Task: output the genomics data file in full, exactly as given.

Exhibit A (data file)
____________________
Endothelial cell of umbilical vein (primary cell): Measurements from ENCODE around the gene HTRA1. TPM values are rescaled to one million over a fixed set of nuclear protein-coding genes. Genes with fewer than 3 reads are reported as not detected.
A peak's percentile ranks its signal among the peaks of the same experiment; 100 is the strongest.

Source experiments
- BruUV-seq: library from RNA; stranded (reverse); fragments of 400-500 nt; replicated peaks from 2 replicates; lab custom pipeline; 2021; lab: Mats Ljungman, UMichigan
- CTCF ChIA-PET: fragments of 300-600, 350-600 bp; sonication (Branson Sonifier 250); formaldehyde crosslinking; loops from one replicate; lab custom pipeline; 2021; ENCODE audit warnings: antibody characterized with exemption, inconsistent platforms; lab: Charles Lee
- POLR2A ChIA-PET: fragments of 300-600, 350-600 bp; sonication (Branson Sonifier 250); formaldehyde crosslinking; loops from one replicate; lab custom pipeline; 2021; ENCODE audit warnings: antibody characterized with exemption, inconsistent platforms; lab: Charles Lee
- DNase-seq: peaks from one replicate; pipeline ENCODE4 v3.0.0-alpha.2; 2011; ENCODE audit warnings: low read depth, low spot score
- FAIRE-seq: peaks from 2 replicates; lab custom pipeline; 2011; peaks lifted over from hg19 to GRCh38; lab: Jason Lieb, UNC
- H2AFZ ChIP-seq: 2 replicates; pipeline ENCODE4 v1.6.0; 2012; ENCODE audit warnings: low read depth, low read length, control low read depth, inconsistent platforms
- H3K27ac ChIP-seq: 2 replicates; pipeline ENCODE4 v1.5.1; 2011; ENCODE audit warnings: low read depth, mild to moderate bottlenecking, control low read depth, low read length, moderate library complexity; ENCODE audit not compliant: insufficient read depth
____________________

Endothelial cell of umbilical vein (primary cell): Measurements from ENCODE around the gene HTRA1. TPM values are rescaled to one million over a fixed set of nuclear protein-coding genes. Genes with fewer than 3 reads are reported as not detected.
A peak's percentile ranks its signal among the peaks of the same experiment; 100 is the strongest.

Source experiments
- BruUV-seq: library from RNA; stranded (reverse); fragments of 400-500 nt; replicated peaks from 2 replicates; lab custom pipeline; 2021; lab: Mats Ljungman, UMichigan
- CTCF ChIA-PET: fragments of 300-600, 350-600 bp; sonication (Branson Sonifier 250); formaldehyde crosslinking; loops from one replicate; lab custom pipeline; 2021; ENCODE audit warnings: antibody characterized with exemption, inconsistent platforms; lab: Charles Lee
- POLR2A ChIA-PET: fragments of 300-600, 350-600 bp; sonication (Branson Sonifier 250); formaldehyde crosslinking; loops from one replicate; lab custom pipeline; 2021; ENCODE audit warnings: antibody characterized with exemption, inconsistent platforms; lab: Charles Lee
- DNase-seq: peaks from one replicate; pipeline ENCODE4 v3.0.0-alpha.2; 2011; ENCODE audit warnings: low read depth, low spot score
- FAIRE-seq: peaks from 2 replicates; lab custom pipeline; 2011; peaks lifted over from hg19 to GRCh38; lab: Jason Lieb, UNC
- H2AFZ ChIP-seq: 2 replicates; pipeline ENCODE4 v1.6.0; 2012; ENCODE audit warnings: low read depth, low read length, control low read depth, inconsistent platforms
- H3K27ac ChIP-seq: 2 replicates; pipeline ENCODE4 v1.5.1; 2011; ENCODE audit warnings: low read depth, mild to moderate bottlenecking, control low read depth, low read length, moderate library complexity; ENCODE audit not compliant: insufficient read depth